Well…it’s done. One of the most intriguing will-they-won’t-they dramas professional sports has ever seen has finally come to an end: the Indianapolis Colts have officially released Peyton Manning.
But though this split has been a foregone conclusion for some time, processing the reality, at least for me, is proving to be an entirely different beast. As a football romantic, I’ll have a difficult time closing the book on Manning’s career in Indy, one of the finest chapters in NFL history. It was the kind of story every football player (and professional athlete for the matter) wants to be a part of and every fan loves to follow: Manning, a blue-collar guy from Louisiana, not only wins but single-handedly transforms a franchise and shapes a culture. His presence made the Colts a force to be reckoned with year in, year out for 13 seasons, and under his leadership, the team became a model of professionalism, discipline, and consistent execution.
So, yes, it’ll be a little strange to see Manning don another jersey next season. And I need to figure out what to say when the footage of #18 dropping back in Colt blue shows up on the highlight reel I plan to show extraterrestrials when they land on earth and demand to know what American football is. Anyway, if it’s going to be weird for me, I imagine it’ll be extremely weird for Manning, who has spent his entire career with one team.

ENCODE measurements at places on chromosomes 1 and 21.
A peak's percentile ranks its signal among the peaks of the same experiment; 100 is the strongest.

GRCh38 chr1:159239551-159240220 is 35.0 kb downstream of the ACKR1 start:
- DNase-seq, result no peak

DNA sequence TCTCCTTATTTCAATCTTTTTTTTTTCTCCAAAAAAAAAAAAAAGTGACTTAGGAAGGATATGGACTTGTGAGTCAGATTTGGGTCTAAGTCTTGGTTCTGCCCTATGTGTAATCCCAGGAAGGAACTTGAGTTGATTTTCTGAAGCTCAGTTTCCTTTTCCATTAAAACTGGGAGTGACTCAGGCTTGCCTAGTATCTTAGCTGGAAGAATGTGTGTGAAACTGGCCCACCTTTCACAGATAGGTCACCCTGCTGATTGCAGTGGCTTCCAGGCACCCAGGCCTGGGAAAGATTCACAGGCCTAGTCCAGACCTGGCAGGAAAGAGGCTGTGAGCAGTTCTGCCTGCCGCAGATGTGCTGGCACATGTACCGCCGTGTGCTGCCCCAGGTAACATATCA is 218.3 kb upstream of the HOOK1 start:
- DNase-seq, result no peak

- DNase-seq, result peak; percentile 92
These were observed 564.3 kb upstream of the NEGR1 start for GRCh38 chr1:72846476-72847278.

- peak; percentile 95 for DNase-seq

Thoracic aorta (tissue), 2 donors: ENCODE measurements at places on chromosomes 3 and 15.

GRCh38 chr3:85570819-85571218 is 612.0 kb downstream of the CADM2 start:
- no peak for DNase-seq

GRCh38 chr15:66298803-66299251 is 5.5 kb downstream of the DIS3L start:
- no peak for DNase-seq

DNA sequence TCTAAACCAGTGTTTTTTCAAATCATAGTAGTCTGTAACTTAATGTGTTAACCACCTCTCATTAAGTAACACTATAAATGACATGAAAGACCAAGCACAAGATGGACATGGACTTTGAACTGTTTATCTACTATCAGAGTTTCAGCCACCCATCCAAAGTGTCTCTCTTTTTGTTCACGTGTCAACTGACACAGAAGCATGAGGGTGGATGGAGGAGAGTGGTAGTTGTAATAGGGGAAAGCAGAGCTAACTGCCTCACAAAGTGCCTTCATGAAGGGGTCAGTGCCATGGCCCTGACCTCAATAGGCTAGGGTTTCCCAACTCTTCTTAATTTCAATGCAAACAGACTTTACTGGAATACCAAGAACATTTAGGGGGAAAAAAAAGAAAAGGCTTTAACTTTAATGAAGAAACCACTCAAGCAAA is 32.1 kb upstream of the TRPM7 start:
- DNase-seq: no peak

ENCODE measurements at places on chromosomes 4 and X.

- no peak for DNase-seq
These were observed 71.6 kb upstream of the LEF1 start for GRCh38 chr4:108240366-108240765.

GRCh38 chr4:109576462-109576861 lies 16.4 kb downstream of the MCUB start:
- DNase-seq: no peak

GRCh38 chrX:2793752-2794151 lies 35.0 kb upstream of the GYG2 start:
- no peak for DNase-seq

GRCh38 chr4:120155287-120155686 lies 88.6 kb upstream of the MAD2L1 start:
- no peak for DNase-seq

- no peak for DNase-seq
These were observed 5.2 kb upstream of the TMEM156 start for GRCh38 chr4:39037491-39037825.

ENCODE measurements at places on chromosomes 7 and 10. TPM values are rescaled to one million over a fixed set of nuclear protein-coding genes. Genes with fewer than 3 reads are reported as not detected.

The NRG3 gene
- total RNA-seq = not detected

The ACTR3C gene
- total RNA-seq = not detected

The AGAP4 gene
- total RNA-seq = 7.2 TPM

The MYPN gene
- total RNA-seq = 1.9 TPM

Will it be awkward?
Will Manning nostalgically click through old Facebook photos of him and Dallas Clark?
Will Manning call Jim Irsay in the middle of the night just to hear his voice?
Will Peyton accidentally say “Colts” during an impassioned speech in his new locker room?
Will Peyton freak out and start ranting about how the new team never does X and the Colts always did Y?
Will Peyton think about the Colts during…you know…?
(original image courtesy of jokideo.com)
But in all seriousness, I know this is just business and that Peyton’s departure was the best move for both sides. It’s time for everyone/me to get it together and move on. Why don’t we start by engaging in a little prediction analysis?
Now I know exactly what you’re going to say: football writers everywhere have a massive boner over this and have already been mercilessly hammering the Manning destination speculation. In response, I politely request that you suck it. Let me have my guilty pleasure. It’ll be therapeutic.